Sociology in Our Times Study Set 4

Sociology

Quiz 3 :
Socialization

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Quiz 3 :
Socialization

"Looking Glass self" is a concept created by a sociologist, Charles Horton Cooley, which proposes that the self concept of an individual is formed by various interactions with people and social entities around. An individual's self concept is highly influenced by how others perceive the individual. The student of Sociology is considered as being educated, intelligent, knowledgeable and capable individual. However, people treat the student as lacking in leadership abilities. Many times the student is denied responsible roles and often assigned tasks that are intellectually oriented. The student feels that others have a faulty understanding about his self and are not aware of the real capabilities.

The social philosopher George Herbert Mead, proposes that there two aspects to the self concept of an individual. One is the "I" component and the other is "Me" Component. Both components coexist within an individual. The "I" is the self expression formed by the natural traits of the individual, which acts spontaneously and creatively. The 'Me' aspect is learned by the individual through interactions with others. 'Me' represents the attitudes and normative behaviors expressed by the individual in the given situation. The student of Sociology has "I" as the most dominant component. Often the student displays insightful, creative and spontaneous behavior while disregards the opinions of others, which indicate a weak 'Me' component.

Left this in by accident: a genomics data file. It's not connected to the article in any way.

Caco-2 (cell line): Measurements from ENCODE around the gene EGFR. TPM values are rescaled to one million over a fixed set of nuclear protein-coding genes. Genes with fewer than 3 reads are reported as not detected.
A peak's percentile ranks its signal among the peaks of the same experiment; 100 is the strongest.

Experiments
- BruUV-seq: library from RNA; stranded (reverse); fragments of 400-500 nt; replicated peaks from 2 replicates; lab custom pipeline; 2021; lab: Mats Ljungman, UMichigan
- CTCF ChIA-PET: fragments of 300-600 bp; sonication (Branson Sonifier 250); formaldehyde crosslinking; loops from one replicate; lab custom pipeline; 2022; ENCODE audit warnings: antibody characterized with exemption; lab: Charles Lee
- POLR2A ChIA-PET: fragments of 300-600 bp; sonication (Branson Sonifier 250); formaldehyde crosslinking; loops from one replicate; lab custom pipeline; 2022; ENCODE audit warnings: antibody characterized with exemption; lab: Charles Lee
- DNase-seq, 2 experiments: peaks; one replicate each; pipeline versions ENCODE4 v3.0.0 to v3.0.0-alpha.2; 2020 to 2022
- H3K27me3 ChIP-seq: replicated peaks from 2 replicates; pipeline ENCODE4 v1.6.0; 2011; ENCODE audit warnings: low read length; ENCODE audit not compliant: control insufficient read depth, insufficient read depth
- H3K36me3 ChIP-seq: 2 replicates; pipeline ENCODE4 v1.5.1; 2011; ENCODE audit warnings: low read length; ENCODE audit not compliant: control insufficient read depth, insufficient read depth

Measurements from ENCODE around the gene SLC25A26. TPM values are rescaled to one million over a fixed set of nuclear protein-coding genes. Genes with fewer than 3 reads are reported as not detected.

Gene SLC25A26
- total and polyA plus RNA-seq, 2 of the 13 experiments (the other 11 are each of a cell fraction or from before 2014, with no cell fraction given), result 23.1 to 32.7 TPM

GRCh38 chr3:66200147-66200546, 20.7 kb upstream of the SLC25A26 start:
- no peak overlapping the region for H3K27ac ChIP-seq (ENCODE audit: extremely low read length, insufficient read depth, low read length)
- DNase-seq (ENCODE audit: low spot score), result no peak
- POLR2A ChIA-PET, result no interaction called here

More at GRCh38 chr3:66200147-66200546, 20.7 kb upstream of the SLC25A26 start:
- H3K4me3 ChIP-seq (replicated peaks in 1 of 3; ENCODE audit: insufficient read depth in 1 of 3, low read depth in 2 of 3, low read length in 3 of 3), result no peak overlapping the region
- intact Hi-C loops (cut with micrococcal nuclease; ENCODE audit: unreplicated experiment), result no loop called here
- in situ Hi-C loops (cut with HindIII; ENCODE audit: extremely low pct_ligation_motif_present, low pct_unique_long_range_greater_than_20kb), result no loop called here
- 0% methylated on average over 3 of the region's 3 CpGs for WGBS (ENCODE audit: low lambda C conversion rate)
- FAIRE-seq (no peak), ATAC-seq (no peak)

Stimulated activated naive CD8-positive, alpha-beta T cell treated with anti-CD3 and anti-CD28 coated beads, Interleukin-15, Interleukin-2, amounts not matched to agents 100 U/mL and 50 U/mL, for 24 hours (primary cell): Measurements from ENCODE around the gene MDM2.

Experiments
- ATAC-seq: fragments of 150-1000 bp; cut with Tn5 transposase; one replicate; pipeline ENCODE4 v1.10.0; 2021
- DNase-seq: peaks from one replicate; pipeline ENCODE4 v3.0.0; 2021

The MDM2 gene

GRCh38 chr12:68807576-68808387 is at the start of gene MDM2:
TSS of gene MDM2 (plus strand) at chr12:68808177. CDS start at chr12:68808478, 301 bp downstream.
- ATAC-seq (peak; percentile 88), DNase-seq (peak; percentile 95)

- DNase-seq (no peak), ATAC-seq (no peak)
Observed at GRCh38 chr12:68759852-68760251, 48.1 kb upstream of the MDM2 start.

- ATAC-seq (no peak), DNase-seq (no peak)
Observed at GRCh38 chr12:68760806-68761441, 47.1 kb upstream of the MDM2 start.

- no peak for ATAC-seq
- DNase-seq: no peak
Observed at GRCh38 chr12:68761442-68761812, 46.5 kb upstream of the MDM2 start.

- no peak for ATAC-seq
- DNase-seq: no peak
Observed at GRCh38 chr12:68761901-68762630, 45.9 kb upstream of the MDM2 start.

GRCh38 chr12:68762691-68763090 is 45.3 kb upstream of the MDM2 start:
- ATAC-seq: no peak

Toys are valuable paraphernalia for raising happy children. Depending on the nature of toys and its suitability for the age group, toys can help the children in development of the language skills, psycho-motor skills, cognitive abilities and social skills too. The researcher may select four types of toys, such as symbolic toys (picture of common things such as telephone, car, etc.), responsive toys (toys that create a sound or shows a visual impact as a response to the child's action), organizational toys (toys that can be arranged in some pattern to create a form or structure), and Social toys (toys that can be used to engage in make-believe play). A group of children may be exposed to these types of toys with different intensities of stimulation, and a post test to see the effect of each type of toys on socialization may be conducted. Intervening variables such as number of people in the house, child's exposure to neighborhood, enrollment in play school, etc. may be recorded to isolate the effect of toys on the child.